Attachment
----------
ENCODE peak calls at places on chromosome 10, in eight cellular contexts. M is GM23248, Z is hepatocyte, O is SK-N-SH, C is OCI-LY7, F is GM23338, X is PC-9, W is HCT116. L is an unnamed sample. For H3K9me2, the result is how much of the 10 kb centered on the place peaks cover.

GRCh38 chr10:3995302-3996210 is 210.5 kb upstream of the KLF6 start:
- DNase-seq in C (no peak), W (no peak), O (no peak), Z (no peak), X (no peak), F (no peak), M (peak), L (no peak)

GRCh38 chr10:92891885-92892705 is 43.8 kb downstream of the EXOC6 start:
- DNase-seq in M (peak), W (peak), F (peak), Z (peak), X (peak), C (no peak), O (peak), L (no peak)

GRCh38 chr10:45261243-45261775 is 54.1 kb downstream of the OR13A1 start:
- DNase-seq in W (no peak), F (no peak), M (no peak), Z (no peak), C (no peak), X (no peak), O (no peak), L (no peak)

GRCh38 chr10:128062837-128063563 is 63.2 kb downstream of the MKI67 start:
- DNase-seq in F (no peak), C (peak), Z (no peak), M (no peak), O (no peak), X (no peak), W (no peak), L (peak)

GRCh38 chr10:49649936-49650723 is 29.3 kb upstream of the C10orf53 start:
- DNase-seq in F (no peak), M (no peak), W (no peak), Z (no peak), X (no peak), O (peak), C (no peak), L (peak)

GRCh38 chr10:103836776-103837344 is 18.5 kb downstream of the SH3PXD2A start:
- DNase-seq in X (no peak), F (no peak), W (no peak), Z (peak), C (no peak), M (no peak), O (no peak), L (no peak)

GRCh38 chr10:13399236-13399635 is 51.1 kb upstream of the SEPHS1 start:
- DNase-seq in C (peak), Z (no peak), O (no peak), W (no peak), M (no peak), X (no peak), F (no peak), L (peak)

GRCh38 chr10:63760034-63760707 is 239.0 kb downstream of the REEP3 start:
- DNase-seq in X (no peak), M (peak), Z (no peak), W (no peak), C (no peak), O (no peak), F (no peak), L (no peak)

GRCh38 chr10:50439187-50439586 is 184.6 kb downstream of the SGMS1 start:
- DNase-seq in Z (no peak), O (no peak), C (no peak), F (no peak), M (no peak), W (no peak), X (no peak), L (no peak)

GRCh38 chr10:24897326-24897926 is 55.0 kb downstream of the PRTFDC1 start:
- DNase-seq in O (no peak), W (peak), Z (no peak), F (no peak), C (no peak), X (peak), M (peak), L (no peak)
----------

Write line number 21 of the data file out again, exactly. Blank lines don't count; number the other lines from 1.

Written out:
- DNase-seq in O (no peak), W (peak), Z (no peak), F (no peak), C (no peak), X (peak), M (peak), L (no peak)